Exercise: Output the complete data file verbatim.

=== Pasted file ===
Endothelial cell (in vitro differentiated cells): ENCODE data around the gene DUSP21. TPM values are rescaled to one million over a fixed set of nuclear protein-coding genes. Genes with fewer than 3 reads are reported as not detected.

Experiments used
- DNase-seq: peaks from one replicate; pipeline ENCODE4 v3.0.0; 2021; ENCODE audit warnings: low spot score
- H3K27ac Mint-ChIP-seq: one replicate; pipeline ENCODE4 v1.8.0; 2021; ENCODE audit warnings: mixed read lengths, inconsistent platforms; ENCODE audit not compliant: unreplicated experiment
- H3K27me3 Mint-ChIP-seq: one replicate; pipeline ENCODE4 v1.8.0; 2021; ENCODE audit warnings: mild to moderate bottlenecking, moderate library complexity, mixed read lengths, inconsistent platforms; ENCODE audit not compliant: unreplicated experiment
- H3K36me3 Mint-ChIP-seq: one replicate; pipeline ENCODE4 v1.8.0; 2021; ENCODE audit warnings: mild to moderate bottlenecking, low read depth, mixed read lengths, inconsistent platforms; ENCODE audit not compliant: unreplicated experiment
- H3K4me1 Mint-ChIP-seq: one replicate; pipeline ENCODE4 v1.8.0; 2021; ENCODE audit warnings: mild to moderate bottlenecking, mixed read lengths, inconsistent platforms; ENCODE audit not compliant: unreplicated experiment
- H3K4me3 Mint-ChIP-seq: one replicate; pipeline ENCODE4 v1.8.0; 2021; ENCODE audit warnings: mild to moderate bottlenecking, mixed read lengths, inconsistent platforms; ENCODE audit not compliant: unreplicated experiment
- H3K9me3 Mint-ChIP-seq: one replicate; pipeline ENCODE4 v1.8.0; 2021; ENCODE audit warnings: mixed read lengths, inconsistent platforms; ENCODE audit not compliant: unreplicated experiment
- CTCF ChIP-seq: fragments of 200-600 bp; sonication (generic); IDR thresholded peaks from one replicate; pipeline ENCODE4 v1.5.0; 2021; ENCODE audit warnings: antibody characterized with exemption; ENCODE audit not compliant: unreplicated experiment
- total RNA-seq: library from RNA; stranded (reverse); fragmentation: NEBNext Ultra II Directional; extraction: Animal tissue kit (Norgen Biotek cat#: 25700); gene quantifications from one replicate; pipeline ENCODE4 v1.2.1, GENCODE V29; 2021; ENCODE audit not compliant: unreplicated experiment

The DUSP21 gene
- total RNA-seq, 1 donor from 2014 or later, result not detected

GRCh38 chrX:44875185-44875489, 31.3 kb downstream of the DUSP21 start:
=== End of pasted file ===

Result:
Endothelial cell (in vitro differentiated cells): ENCODE data around the gene DUSP21. TPM values are rescaled to one million over a fixed set of nuclear protein-coding genes. Genes with fewer than 3 reads are reported as not detected.

Experiments used
- DNase-seq: peaks from one replicate; pipeline ENCODE4 v3.0.0; 2021; ENCODE audit warnings: low spot score
- H3K27ac Mint-ChIP-seq: one replicate; pipeline ENCODE4 v1.8.0; 2021; ENCODE audit warnings: mixed read lengths, inconsistent platforms; ENCODE audit not compliant: unreplicated experiment
- H3K27me3 Mint-ChIP-seq: one replicate; pipeline ENCODE4 v1.8.0; 2021; ENCODE audit warnings: mild to moderate bottlenecking, moderate library complexity, mixed read lengths, inconsistent platforms; ENCODE audit not compliant: unreplicated experiment
- H3K36me3 Mint-ChIP-seq: one replicate; pipeline ENCODE4 v1.8.0; 2021; ENCODE audit warnings: mild to moderate bottlenecking, low read depth, mixed read lengths, inconsistent platforms; ENCODE audit not compliant: unreplicated experiment
- H3K4me1 Mint-ChIP-seq: one replicate; pipeline ENCODE4 v1.8.0; 2021; ENCODE audit warnings: mild to moderate bottlenecking, mixed read lengths, inconsistent platforms; ENCODE audit not compliant: unreplicated experiment
- H3K4me3 Mint-ChIP-seq: one replicate; pipeline ENCODE4 v1.8.0; 2021; ENCODE audit warnings: mild to moderate bottlenecking, mixed read lengths, inconsistent platforms; ENCODE audit not compliant: unreplicated experiment
- H3K9me3 Mint-ChIP-seq: one replicate; pipeline ENCODE4 v1.8.0; 2021; ENCODE audit warnings: mixed read lengths, inconsistent platforms; ENCODE audit not compliant: unreplicated experiment
- CTCF ChIP-seq: fragments of 200-600 bp; sonication (generic); IDR thresholded peaks from one replicate; pipeline ENCODE4 v1.5.0; 2021; ENCODE audit warnings: antibody characterized with exemption; ENCODE audit not compliant: unreplicated experiment
- total RNA-seq: library from RNA; stranded (reverse); fragmentation: NEBNext Ultra II Directional; extraction: Animal tissue kit (Norgen Biotek cat#: 25700); gene quantifications from one replicate; pipeline ENCODE4 v1.2.1, GENCODE V29; 2021; ENCODE audit not compliant: unreplicated experiment

The DUSP21 gene
- total RNA-seq, 1 donor from 2014 or later, result not detected

GRCh38 chrX:44875185-44875489, 31.3 kb downstream of the DUSP21 start: